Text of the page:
Kenya’s 50-year-old rich heritage in sport is etched in Olympic and Commonwealth glory across all disciplines and now, a new generation of sportsmen and women are writing a fresh chapter in this great story.
Kenya has had abundant sporting success that inspires citizens across all generations.
The Rugby Sevens team is world class and recognised as one of the best performances as the country walked into the Jubilee year. It is the most prized sporting team in the nation, well ahead of another superb outfit, the National Women’s Volleyball team that, in the past decade, has ruled as the absolute queens of the game in Africa and a perennial qualifier for the World Championships and the Olympic Games.
So successful was the Kenya Rugby Sevens team, right on the stroke of the Jubilee year, that they finished fifth on the log in the 2013 International Rugby Board (IRB) World Series and will thus be only the third Kenyan side ever to compete in a team sport at the Olympic Games. The rugby team will have a direct entry into the 2016 Rio de Janeiro (Brazil) Olympic Games.
Previously, only the country’s men’s hockey team and the women volleyballers had ever represented Kenya in team sports at the Olympics.
In some other non-Olympic sports, Kenya’s has historically shown vibrancy. Motor rallying if one of them. The Safari Rally occupies a large chapter in the history of the world’s motor sport. Launched before Kenya’s independence – it was first held from May 27 to June 1 1953 – the Safari Rally was for decades a regular feature held annually during the Easter period. The Safari was always a part of the World Rally Championship (WRC) until 2002.
But drawing from a sporting legacy of the popular Safari, motor sport in Kenya, especially rallying, continues to thrive. Indeed, after a slight dip due the country’s loss of the WRC status, enthusiasm was on the rise again at the dawn of the 50th Independence celebrations.
A thriving Kenya National Rally Championship (KNRC) of several rounds staged in different locations in the country, is financially well supported by Kenya Commercial Bank and healthy entry lists of up to 60 cars.
The Jubilee anniversary witnessed an eruption of superb athletics performances.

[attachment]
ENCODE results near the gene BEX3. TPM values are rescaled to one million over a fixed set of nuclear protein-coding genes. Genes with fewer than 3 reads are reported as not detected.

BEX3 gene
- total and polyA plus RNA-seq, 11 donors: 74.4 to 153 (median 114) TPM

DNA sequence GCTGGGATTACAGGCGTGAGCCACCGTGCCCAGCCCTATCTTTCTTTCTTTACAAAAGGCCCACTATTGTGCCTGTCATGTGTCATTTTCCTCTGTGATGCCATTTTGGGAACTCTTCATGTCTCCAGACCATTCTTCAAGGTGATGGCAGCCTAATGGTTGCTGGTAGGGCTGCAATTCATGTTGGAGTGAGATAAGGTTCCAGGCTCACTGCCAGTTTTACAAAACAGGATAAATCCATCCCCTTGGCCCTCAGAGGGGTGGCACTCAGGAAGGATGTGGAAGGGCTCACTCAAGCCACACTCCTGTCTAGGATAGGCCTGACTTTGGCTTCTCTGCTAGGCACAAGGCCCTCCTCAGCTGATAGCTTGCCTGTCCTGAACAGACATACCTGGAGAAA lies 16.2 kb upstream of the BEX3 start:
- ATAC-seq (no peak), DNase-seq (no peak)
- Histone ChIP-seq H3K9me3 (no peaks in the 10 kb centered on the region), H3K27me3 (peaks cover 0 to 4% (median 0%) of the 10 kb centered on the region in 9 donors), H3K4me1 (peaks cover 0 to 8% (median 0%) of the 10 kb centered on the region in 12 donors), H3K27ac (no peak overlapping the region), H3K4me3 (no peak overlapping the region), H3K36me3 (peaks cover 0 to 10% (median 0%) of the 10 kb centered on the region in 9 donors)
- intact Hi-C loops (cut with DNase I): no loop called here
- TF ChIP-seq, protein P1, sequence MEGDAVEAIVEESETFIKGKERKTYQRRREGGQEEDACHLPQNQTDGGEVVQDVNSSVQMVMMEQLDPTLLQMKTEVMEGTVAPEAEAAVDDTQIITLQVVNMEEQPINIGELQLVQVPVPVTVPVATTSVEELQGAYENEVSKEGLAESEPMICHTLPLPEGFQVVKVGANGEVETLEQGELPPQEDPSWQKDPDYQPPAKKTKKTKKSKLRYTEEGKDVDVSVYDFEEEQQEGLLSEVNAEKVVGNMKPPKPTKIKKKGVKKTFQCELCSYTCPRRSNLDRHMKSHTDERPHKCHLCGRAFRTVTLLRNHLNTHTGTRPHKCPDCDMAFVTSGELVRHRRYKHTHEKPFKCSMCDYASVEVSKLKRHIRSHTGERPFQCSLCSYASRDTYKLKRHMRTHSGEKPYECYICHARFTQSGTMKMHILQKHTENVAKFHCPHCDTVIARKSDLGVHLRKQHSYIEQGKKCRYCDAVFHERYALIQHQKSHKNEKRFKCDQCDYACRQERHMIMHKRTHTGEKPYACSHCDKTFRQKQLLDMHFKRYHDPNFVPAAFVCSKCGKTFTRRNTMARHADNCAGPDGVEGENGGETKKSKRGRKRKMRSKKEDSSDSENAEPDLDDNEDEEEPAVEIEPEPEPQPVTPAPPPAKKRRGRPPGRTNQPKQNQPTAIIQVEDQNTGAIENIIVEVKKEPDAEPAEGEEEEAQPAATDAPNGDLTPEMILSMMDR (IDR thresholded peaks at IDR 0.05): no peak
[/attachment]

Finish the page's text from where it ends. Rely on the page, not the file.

David Rudisha became the greatest 800m runner in history, breaking his own world record at the Olympic Stadium in London in 2012. He became the first man in history to run two laps of the athletics track in under one minute 41 seconds, finishing in 1:40.91.
Rudisha first broke the world record on August 22, 2010, shattering Wilson Kipketer’s 800m World Record two days before the anniversary of that record with a time of 1:41.09 at the ISATF meeting in Berlin, Germany. Just a week later, he broke the record again at the Rieti (Italy) Diamond League Meeting, lowering it to 1:41.01.
In November 2010, at the age of 21, he became the youngest ever athlete to be declared World Athlete of the Year.
Ezekiel Kemboi was acclaimed as the absolute “King of Steeplechasing” after winning the 2012 Olympic Games title, having won Gold in Athens in 2004. But his stunning victory in Moscow at the 2013 World Championships mesmerised the world with his unbroken hold to the title (thrice), starting in Berlin in 2009 and then in Daegu in 2011.
Kenyans’ faith in their athletes has been maintained through the 50 years of independence. The promise started in pre-independence. Our athletes took part in their first Olympic Games in 1956 (Melbourne) and the first (Empire) Commonwealth Games in 1958 (Cardiff, Wales).
Athletics competition continued to be the blue ribald of Kenyan sport. A non-stop stream of world-beating results by independent Kenya since 1963, coming from All Africa Games, Commonwealth Games, World Championships and the Olympic Games.
In Independent Kenya’s history of athletics, Kipchoge Keino, the Gold medal winner in the 1968 and 1972 Olympic Games, is regarded the greatest of all times because of the medals and the early records he held shortly after 1963.
But the non-drying stream of victorious performers at the Olympics, World Championships, Commonwealth Games and All Africa Games included: Naftali Temu, Amos Biwott, Julius Sang’, Ben Jipcho, Charles Asati, Henry Rono, Julius Korir, Julius Kariuki, Billy Konchellah, John Ngugi, Peter Rono, Paul Ereng’, Douglas Wakiihuri, Mathew Birir, Moses Kiptanui, Catherine Ndereba, William Tanui, Asabel Kiprop, Ezekiel Kemboi, Eliud Kipchoge, Wilfred Bungei, Pamela Jelimo, Janeth Jepkosgei Busienei, Samuel Wanjiru, Sally Kipyego, Priscah Jeptoo, Vivian Cheruiyot, Abel Kirui, Nancy Jebii Jelagat and Isabella Ochichi.
It has been 50 years of excellence for Kenya at the Olympics. The 2006 edition in Beijing, China, and the 1988 Olympics in Seoul, South Korea, stand out as the most lucrative in terms of gold medal hauls, a high six and five respectively.
Other outstanding performances have been in swimming, where in 2012, Jason Dunford reached the unprecedented stage of an Olympic Games final. The other that shook the world was in cycling where the Kenya-born and initially nurtured Chris Froome won the biggest of all cycling races — the 2013 Tour de France.